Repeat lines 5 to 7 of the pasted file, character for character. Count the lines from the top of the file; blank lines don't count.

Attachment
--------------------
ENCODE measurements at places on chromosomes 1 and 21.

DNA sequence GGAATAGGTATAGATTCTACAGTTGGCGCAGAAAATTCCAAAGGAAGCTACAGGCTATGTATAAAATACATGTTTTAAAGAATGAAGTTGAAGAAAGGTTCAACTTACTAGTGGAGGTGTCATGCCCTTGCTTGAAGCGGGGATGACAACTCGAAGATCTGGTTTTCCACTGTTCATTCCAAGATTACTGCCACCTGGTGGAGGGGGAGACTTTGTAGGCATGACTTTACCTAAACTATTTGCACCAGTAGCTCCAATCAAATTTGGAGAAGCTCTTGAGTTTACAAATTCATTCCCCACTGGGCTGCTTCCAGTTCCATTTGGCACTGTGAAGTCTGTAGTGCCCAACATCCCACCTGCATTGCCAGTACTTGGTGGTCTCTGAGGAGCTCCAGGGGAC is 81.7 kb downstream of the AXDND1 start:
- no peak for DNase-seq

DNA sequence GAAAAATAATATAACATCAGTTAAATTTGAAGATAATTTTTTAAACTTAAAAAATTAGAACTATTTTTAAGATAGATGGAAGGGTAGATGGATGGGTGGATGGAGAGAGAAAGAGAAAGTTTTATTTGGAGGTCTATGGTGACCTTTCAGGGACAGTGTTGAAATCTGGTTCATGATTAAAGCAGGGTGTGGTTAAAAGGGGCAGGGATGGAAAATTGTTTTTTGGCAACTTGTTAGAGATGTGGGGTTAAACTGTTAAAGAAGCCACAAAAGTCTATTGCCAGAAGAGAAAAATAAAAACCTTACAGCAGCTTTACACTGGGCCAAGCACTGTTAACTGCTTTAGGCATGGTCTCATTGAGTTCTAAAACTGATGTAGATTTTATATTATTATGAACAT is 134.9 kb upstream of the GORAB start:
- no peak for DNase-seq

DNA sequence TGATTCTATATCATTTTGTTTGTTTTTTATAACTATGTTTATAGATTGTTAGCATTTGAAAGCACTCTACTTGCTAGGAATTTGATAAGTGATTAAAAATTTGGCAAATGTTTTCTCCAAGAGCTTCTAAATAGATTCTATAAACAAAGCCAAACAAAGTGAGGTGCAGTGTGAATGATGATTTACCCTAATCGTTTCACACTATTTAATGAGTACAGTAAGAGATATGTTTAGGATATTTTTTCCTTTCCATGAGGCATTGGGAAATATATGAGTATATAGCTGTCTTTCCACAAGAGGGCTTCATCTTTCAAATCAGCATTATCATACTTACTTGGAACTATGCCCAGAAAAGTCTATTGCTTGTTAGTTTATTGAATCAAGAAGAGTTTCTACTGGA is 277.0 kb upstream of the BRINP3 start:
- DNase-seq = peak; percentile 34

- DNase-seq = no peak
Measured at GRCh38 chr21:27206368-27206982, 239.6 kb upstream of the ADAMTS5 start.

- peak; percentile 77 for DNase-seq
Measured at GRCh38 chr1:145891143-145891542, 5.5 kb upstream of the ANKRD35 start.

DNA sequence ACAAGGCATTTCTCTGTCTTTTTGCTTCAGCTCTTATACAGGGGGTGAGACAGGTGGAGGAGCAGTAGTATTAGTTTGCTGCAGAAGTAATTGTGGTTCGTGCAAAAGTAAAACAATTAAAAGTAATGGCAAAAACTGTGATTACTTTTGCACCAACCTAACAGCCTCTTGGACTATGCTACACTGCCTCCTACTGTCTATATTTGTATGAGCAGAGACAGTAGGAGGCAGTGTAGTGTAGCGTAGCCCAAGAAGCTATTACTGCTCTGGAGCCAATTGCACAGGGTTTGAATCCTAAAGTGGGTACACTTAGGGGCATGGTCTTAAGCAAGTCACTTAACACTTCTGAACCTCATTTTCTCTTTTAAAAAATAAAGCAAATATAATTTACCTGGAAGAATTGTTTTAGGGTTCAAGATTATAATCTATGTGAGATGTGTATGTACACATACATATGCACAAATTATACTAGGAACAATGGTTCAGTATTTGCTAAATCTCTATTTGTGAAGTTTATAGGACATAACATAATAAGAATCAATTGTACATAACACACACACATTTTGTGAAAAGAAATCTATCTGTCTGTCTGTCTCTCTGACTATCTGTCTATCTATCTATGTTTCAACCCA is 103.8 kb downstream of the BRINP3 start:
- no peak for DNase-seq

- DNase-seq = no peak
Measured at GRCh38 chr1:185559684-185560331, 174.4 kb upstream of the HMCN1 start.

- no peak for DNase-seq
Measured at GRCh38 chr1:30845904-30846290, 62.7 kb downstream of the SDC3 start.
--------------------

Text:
- no peak for DNase-seq

DNA sequence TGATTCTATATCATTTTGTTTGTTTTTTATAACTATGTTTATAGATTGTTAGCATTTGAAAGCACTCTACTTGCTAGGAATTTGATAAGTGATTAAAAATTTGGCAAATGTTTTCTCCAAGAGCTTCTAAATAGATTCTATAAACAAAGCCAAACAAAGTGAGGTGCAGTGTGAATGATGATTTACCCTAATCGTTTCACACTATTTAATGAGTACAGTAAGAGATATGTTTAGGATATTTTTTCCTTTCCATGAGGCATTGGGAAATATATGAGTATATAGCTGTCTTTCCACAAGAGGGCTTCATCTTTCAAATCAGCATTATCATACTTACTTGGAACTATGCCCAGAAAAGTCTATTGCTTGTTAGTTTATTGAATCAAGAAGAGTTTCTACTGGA is 277.0 kb upstream of the BRINP3 start:
- DNase-seq = peak; percentile 34